Glendale unveils 'comfort woman' statue opposed by some Japanese

July 31, 2013

By ERIKA TOH/ Correspondent

GLENDALE, California--With police on guard against protesters, a statue of a “comfort woman,” a euphemism for those who provided sex to Japanese soldiers during World War II, was unveiled at a ceremony on July 30 in Glendale's Central Park.

On July 9, the Glendale City Council decided to erect the statue, which was dedicated to all war victims. Some Japanese and Japanese-American residents strongly opposed the statue and called for protests, claiming that the former Japanese military was not the only one that used such women and asked why the statue was erected now.

At the protest planned for the July 30 unveiling in the Los Angeles suburb, only a handful of protesters actually showed up.

The bronze statue depicts a girl wearing a traditional Korean dress called a “chima jeogori” and is based on a similar statue erected in front of the Japanese Embassy in Seoul in 2011. Several hundreds of people, including Korean-American residents and a former comfort woman, took part in the unveiling ceremony.

In Washington, the House of Representatives passed a resolution in 2007 stating that Japan should acknowledge its historical responsibility for the comfort women issue. Rep. Mike Honda, a Democrat and a Japanese-American, played the central role in drafting the resolution.

Since then, several statues of comfort women have been erected in the United States, with more planned on the West Coast.

Not all people of Japanese descent opposed the unveiling. Some Japanese-Americans who expressed concern over the protest rallies participated in the dedication ceremony.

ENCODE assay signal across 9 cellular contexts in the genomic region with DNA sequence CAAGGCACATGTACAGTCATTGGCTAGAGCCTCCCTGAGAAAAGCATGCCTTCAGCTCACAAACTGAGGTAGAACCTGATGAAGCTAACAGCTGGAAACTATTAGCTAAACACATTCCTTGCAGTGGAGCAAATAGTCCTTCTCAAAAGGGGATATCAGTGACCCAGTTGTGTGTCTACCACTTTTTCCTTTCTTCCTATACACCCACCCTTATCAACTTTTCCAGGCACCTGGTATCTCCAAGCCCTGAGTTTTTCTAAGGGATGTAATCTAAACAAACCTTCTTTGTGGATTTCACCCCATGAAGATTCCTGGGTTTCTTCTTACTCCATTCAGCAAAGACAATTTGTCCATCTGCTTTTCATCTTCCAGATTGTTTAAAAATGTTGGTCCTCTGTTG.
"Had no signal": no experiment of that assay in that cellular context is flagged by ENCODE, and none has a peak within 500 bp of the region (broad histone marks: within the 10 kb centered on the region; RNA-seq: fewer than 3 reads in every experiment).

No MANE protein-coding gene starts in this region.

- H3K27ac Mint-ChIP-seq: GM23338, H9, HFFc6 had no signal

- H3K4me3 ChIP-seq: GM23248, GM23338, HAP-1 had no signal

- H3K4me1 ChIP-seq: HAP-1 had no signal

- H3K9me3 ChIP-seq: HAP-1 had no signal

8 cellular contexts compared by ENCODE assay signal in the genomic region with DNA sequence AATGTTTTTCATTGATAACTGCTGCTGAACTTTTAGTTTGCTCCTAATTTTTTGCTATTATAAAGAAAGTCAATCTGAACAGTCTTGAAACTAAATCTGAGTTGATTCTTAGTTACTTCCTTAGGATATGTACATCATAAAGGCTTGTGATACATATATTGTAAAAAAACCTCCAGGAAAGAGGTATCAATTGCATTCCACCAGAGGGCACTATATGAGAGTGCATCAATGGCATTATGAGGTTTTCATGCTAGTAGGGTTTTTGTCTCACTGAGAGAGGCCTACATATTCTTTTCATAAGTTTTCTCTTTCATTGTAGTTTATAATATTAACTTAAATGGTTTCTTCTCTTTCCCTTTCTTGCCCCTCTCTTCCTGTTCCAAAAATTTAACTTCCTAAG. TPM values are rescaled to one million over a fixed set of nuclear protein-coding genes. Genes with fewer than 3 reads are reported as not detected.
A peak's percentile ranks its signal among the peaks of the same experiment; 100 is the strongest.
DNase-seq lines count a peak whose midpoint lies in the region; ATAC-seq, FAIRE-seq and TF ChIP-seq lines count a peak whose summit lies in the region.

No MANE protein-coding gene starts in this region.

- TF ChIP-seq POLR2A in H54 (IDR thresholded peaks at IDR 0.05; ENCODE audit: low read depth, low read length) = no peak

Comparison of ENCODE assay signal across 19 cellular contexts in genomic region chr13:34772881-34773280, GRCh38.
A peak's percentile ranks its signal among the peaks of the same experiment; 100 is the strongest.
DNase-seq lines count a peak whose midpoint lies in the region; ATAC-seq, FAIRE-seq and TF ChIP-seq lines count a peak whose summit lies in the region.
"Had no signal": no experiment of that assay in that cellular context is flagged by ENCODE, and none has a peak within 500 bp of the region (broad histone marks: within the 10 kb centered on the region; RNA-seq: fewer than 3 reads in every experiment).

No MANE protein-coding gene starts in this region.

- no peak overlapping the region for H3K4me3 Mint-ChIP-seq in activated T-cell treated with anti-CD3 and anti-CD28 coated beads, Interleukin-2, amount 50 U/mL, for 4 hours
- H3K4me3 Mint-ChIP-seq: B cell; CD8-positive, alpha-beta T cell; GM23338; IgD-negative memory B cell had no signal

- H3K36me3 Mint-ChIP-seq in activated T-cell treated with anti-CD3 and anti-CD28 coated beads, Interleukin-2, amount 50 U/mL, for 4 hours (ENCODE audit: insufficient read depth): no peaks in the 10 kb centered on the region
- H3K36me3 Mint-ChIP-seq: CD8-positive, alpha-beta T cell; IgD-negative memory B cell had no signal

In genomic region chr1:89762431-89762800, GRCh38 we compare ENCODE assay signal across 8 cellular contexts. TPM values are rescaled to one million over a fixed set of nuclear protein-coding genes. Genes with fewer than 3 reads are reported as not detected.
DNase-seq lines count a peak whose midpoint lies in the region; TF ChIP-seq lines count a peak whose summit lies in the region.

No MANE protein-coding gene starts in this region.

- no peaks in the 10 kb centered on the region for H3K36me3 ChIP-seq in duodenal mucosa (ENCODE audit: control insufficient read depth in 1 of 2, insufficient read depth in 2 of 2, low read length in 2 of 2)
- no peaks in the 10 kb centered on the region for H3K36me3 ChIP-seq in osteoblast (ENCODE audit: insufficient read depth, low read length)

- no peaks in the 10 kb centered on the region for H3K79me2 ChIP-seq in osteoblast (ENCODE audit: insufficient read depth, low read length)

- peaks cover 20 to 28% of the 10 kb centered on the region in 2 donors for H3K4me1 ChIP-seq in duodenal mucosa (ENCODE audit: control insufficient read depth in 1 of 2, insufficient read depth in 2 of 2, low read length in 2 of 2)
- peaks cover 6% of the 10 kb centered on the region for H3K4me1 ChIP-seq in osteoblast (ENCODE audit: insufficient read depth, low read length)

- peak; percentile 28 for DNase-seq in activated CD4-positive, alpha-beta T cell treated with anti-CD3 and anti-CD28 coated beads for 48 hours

Kathy Masaoka, co-chair of Nikkei for Civil Rights and Redress, said her group of Japanese-Americans has a different viewpoint from those who she says deny history.

Masaoka, a 65-year-old third-generation Japanese-American, said a repeated apology and compensation can help the victims heal.

Meanwhile, in Tokyo, Chief Cabinet Secretary Yoshihide Suga said on July 31: “We had been asking those related to the (Glendale) city to take appropriate measures. It is extremely regrettable they went ahead and built the statue.”

By ERIKA TOH/ Correspondent
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A bronze statue depicting a "comfort woman" is unveiled at Central Park in Glendale, Calif., on July 30. (Kaori Suzuki)

A bronze statue depicting a "comfort woman" is unveiled at Central Park in Glendale, Calif., on July 30. (Kaori Suzuki)

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  • A bronze statue depicting a "comfort woman" is unveiled at Central Park in Glendale, Calif., on July 30. (Kaori Suzuki)

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